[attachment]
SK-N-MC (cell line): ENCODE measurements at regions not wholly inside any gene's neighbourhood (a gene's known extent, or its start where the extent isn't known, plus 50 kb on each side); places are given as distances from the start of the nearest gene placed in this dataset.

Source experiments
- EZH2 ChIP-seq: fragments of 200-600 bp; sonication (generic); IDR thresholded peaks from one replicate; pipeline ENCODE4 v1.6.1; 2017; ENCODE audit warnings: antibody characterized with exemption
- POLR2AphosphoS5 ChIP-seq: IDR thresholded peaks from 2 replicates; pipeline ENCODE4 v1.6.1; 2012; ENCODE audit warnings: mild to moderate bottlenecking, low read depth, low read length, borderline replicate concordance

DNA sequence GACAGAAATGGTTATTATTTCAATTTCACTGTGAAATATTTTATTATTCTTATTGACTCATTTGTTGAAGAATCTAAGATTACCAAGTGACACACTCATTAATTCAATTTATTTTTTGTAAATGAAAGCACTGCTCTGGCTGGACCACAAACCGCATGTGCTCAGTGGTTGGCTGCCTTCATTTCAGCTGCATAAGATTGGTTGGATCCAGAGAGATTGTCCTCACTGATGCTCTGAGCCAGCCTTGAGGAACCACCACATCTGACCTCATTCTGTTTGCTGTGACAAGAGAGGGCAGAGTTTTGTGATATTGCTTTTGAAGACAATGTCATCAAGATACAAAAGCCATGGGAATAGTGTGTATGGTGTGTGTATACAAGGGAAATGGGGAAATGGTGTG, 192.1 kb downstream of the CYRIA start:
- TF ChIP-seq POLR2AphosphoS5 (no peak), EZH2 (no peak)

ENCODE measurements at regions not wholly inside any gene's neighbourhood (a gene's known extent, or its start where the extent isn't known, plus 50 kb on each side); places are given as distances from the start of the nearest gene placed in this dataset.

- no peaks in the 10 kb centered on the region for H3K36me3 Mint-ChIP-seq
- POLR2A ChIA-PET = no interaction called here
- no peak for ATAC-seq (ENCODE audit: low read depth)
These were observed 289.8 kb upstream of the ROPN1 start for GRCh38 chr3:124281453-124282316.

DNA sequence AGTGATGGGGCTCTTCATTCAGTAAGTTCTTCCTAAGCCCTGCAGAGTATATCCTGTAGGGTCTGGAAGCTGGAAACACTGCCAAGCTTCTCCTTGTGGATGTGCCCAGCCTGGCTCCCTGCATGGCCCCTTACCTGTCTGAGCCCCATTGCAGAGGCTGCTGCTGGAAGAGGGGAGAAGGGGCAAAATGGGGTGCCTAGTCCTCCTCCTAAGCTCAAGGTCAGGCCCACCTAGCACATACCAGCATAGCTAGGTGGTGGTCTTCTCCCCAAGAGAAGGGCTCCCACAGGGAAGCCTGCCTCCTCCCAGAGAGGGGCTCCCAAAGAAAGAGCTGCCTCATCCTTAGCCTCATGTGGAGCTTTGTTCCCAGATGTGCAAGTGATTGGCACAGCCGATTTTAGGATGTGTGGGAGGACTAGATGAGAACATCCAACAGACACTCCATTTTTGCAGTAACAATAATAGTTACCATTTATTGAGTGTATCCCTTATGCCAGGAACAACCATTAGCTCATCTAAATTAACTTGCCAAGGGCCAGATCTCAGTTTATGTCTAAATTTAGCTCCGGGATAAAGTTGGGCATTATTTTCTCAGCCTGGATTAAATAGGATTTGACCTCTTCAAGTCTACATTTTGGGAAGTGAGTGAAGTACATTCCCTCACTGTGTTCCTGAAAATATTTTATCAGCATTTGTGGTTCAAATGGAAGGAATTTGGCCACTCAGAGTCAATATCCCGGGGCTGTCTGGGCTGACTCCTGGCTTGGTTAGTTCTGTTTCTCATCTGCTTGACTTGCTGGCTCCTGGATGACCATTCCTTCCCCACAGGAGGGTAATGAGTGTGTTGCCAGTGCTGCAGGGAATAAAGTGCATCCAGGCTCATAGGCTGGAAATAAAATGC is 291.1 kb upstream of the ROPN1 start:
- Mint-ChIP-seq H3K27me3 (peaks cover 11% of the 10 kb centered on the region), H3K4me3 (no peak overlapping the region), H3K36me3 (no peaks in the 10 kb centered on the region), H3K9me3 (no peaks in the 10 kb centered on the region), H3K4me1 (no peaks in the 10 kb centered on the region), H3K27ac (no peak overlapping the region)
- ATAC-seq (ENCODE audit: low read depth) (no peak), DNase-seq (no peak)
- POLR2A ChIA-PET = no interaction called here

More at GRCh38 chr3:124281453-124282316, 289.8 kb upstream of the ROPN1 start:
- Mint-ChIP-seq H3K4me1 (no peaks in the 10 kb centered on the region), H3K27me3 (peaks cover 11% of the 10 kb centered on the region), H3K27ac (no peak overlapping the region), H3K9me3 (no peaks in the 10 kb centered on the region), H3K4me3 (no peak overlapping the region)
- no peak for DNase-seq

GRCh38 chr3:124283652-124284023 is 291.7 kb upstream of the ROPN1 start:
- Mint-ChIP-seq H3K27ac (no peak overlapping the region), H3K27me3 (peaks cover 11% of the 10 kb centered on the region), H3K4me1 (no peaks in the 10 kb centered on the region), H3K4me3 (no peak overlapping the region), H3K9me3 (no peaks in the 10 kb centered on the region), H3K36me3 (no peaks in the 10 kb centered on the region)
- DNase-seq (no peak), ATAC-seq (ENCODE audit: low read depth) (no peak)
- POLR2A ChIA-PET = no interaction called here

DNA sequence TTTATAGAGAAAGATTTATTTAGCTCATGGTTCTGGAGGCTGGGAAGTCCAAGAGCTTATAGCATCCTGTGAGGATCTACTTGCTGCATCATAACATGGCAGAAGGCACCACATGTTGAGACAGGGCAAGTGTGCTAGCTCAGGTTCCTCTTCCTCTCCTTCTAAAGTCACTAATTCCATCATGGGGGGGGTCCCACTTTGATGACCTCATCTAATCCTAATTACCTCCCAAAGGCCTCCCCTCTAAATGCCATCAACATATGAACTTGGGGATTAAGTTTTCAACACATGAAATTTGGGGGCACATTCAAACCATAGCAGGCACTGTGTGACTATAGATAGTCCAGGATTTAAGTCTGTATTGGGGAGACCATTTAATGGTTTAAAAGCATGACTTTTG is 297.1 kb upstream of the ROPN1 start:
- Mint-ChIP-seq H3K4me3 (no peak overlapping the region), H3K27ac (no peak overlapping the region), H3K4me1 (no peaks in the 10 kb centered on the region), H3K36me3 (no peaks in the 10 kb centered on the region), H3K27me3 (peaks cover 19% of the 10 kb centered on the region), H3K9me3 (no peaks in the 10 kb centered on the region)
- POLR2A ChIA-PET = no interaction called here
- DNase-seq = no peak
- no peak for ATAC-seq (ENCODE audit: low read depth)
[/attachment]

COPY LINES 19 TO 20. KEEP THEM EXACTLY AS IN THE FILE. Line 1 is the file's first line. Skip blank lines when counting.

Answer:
GRCh38 chr3:124283652-124284023 is 291.7 kb upstream of the ROPN1 start:
- Mint-ChIP-seq H3K27ac (no peak overlapping the region), H3K27me3 (peaks cover 11% of the 10 kb centered on the region), H3K4me1 (no peaks in the 10 kb centered on the region), H3K4me3 (no peak overlapping the region), H3K9me3 (no peaks in the 10 kb centered on the region), H3K36me3 (no peaks in the 10 kb centered on the region)